Rebuild Clothes Washer Shut-off Valve?


  #1  
Old 04-22-08, 07:37 PM
D
Member
Thread Starter
Join Date: Mar 2007
Location: MD
Posts: 152
Upvotes: 0
Received 0 Upvotes on 0 Posts
Rebuild Clothes Washer Shut-off Valve?

My clothes washer shut off valve is extremely hard to turn, and I'm afraid it will snap off one day. My first instinct is to replace the entire insides of the valve, so I can have the benefit of a brand new valve without the destruction of tearing open the wall to solder in a new one. It's original to this 20 year old house.

If my instincts are right, where can I get one? 1/2 copper or brass, "American Valve Overseas Made in Taiwan," side is stamped with an SP or SD.

If there's a better solution, please advise. Thank you.

(I replaced the pipes that feed this valve about a year ago, so I am 100% sure, that I can't replace the whole valve w/out opening the wall. I should have replaced it then, but didn't.)
 
  #2  
Old 04-23-08, 05:52 AM
M
Member
Join Date: Dec 2003
Location: USA
Posts: 929
Upvotes: 0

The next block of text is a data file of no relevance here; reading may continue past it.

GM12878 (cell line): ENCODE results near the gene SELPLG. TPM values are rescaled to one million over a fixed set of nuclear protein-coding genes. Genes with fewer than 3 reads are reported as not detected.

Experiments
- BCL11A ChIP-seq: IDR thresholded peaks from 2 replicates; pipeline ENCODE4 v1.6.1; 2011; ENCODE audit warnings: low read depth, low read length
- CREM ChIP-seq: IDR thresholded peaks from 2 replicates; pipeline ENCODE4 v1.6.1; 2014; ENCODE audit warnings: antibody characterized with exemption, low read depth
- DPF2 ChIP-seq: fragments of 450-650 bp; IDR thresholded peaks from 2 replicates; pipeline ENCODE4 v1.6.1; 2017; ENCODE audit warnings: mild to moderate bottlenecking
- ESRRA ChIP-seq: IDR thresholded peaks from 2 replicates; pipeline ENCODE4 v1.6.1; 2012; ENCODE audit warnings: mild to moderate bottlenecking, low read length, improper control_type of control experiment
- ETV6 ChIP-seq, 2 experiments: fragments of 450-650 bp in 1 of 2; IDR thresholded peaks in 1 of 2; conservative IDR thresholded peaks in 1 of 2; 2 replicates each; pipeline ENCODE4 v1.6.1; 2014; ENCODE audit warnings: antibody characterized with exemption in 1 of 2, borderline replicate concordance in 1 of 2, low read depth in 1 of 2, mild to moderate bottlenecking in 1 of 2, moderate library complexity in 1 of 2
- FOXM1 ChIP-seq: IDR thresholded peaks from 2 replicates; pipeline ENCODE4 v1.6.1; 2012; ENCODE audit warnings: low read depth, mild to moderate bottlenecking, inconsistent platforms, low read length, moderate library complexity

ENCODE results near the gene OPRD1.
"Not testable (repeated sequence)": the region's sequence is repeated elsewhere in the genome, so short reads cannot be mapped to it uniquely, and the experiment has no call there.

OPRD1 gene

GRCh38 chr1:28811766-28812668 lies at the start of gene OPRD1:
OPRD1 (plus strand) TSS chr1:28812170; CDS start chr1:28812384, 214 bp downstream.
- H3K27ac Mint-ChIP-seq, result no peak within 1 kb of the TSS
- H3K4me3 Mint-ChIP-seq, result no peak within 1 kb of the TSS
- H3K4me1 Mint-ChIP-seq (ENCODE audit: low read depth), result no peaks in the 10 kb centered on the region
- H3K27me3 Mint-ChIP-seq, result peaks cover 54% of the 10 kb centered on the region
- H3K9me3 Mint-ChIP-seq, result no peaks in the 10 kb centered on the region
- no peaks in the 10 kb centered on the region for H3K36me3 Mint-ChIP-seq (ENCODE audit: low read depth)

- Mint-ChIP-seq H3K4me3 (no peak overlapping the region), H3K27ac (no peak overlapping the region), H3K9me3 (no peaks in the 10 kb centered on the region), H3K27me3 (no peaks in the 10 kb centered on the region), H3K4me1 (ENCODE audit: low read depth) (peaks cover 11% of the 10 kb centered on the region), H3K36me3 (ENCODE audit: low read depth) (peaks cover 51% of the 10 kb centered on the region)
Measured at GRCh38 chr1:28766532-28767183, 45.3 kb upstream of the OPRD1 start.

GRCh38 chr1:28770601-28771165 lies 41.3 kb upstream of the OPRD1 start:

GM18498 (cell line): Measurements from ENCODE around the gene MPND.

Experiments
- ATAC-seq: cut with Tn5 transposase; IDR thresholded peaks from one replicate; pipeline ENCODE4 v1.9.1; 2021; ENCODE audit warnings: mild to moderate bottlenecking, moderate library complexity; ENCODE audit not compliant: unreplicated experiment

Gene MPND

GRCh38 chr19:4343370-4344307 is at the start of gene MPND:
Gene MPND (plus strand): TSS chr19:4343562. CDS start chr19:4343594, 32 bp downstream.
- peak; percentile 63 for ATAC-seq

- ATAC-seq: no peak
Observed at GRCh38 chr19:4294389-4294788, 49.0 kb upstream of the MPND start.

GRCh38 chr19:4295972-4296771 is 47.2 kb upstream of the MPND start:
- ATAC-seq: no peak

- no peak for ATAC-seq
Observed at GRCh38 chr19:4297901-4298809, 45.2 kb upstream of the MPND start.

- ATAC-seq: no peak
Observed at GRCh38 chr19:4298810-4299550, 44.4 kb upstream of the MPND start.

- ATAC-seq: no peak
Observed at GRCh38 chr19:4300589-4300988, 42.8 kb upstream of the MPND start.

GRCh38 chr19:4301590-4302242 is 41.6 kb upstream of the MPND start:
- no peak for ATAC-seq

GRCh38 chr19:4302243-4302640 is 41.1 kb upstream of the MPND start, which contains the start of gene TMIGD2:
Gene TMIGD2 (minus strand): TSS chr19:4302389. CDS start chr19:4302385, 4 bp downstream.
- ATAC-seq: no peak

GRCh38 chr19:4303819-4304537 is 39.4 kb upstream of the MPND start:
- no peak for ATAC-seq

Received 0 Upvotes on 0 Posts
Undo the packing nut and pull out the stem and internals (after shutting off the water, of course). Take them to a plumbing supplier and see if you can get replacement parts.

Another possibility is that there is mineral buildup that can just be cleaned off once you have the valve apart. Or possibly it just needs to be repacked.
 
  #3  
Old 04-23-08, 06:53 AM
S
Member
Join Date: Nov 2004
Location: USA
Posts: 1,823
Upvotes: 0
Received 0 Upvotes on 0 Posts
You need to understand that valves of this type are not standardized as far as the design of internal parts such as the stem.The likelyhood of finding an exact replacement stem is extremely low.Yes you can try and take the old stem to plumbing supply or hardware stores (plumbing supply must sell to public) but the word "taiwan" alone means you probably will not find a workable replacement.There has not ever been any attempt to design these stems so that parts will interchange or to create availability of replacement parts.

Do yourself a favor and bite the bullet and replace the valves instead of going through a wild goose chase to the same ultimate conclusion.Plus....one...you may be able to repair or lubricate these valves to fix your problem and two if that is not possible then you need new valves period.
 
 

Thread Tools
Search this Thread
 
Ask a Question
Question Title:
Description:
Your question will be posted in: